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Specialist police units tackle computer crime

Date: October 16, 2005
Source: Vnunet.com
By: Daniel Thomas

Computer crime cost UK businesses 2.4bn last year and this figure is likely to rise unless companies do more to protect themselves.

Organised gangs are using the internet to carry out crimes such as fraud, identity theft, blackmail, hacking and denial of service attacks.

Camera phones, CCTV, PDAs and computers are also providing digital forensic evidence that can help solve conventional crimes, such as murder, kidnapping, burglary and – more recently – the London terrorist bombings.

In April 2001, the government established a National Hi-Tech Crime Unit (NHTCU) to combat the growth of computer crime and solve serious crime.

Some 43 local Hi-Tech Crime Units (HTCUs) were also set up to tackle similar offences at a regional level.

But according to detective chief superintendent Sharon Lemon, head of the NHTCU, more needs to be done to educate the 140,000 police officers in England and Wales about how technology can provide digital clues to solve crimes.

‘Most of us now carry around some sort of equipment which holds useful data, even if it is just a mobile phone. We need to stop thinking of computer crime as a specialism and integrate it as part of everyday policing,’ she says.

‘There are many examples of officers referring every crime that has a computer involved to a computer crime unit, and this should not be the case. There needs to be complete educational awareness – not just in the police, but also in the Crown Prosecution Service and judiciary.’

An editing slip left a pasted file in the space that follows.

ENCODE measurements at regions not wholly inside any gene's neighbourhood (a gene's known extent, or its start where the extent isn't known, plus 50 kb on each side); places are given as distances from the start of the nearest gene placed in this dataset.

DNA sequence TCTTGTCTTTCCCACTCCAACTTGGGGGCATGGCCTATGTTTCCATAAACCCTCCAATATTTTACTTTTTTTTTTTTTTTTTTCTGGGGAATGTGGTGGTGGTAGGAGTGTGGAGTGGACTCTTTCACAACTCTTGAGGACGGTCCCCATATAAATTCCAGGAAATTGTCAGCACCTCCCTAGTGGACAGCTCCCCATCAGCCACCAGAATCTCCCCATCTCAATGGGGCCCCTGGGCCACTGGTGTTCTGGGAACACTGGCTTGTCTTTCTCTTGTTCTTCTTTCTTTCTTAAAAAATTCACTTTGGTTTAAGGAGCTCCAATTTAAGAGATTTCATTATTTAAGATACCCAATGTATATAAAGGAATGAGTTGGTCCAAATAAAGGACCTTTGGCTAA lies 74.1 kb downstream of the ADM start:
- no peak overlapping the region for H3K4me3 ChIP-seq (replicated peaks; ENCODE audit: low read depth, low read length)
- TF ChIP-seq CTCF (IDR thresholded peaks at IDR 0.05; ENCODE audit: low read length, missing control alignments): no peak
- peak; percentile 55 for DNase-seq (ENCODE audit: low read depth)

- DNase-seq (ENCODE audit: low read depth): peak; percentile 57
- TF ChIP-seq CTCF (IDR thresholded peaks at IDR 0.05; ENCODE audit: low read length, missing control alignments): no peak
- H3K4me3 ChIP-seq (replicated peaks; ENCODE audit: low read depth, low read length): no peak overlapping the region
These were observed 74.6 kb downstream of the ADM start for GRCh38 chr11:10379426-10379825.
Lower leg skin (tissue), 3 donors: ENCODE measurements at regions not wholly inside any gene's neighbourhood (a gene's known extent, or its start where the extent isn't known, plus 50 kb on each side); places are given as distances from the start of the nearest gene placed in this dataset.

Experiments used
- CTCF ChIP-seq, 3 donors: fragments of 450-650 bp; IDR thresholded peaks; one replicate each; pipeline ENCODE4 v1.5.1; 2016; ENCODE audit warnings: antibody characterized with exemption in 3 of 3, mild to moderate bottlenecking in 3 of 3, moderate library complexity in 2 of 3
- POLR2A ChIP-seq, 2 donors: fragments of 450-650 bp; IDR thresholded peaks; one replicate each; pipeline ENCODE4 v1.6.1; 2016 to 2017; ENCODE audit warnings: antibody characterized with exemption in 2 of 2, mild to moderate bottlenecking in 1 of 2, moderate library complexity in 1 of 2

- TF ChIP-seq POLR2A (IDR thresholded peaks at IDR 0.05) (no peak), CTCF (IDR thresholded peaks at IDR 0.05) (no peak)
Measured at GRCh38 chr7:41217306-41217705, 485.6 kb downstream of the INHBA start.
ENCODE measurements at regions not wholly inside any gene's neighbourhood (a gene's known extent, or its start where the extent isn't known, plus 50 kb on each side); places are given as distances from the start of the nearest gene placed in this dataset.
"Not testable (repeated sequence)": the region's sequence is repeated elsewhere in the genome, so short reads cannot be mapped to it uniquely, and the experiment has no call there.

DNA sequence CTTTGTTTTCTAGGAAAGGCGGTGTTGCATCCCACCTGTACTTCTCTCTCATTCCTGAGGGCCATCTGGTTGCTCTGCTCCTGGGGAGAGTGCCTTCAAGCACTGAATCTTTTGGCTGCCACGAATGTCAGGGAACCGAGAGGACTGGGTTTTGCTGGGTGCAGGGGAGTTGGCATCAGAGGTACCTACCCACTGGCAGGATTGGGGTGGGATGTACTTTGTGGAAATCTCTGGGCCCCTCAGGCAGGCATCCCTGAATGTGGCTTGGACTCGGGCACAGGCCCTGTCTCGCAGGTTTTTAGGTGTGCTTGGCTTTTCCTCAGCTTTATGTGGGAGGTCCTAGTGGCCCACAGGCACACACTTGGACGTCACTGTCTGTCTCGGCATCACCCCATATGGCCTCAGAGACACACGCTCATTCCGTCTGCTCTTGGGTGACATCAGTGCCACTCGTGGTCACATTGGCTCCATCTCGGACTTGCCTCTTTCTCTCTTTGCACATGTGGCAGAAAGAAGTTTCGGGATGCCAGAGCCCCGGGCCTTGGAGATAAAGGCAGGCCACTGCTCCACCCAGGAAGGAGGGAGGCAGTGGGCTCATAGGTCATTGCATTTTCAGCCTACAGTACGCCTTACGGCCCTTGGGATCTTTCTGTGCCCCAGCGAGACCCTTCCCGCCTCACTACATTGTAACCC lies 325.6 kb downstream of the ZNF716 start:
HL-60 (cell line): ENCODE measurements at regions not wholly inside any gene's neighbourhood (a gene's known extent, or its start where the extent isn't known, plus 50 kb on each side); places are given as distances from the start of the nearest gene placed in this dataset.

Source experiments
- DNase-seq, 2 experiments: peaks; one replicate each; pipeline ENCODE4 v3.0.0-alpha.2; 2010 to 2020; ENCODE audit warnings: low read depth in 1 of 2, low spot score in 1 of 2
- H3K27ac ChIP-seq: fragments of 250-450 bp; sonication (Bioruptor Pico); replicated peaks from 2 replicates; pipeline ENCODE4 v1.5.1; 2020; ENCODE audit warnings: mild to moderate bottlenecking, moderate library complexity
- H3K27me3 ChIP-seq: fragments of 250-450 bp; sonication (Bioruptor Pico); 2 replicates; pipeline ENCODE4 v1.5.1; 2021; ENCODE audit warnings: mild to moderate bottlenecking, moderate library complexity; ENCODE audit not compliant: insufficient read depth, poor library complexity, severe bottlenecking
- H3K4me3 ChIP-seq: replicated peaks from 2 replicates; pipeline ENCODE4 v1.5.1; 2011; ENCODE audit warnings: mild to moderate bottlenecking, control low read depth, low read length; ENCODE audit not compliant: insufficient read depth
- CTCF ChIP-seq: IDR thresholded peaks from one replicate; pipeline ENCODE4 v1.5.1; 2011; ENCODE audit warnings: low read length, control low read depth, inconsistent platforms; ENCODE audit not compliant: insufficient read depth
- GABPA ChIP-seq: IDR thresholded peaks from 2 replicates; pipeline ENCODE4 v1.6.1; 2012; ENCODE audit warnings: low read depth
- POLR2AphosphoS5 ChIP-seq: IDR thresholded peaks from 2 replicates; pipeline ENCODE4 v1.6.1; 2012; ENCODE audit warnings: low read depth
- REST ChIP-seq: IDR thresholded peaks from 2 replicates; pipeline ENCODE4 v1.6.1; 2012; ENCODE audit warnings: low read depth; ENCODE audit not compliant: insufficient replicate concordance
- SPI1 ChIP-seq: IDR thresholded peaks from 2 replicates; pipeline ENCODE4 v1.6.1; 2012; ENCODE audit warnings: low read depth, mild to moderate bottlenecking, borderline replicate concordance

If there is a burglary, says detective constable Andy Joyce at Avon &Somerset Constabulary’s HTCU, officers will search the usual places, such as a pawn shop. Many officers, however, do not trawl web sites, such as eBay.

‘We are trying to explain this to them,’ says Joyce. ‘There are easy techniques they could use, such as a radius search on eBay. For example, you can use it to search within a 10km radius for people selling a Sony laptop. Burglars do not want to travel far and it is a way for them to get rid of things.’

Funding is also an issue when it comes to combating computer crime, says detective chief inspector Charlie McMurdie, head of The Metropolitan Police’s Computer Crime Unit (CCU).

An additional 1m funding could potentially double the number of cases the unit can investigate each year (Computing, 7 July).

‘Many computer crime units around the country have not increased their teams due to lack of resources, yet at the same time e-crime is increasing and growing more organised,’ says McMurdie.

And Lemon says that while the NHTCU deals with top-level criminals using the internet, regional forces need to deal with everyday crimes involving computers.
‘It is the responsibility of the chief officers to invest in their computer crime units to get this done,’ she says.

Fortunately computer crime units are being resourceful. The Met’s CCU is in discussions with several private sector firms about funding and support – and Avon &Somerset HTCU is working with technology firms as part of its investigations.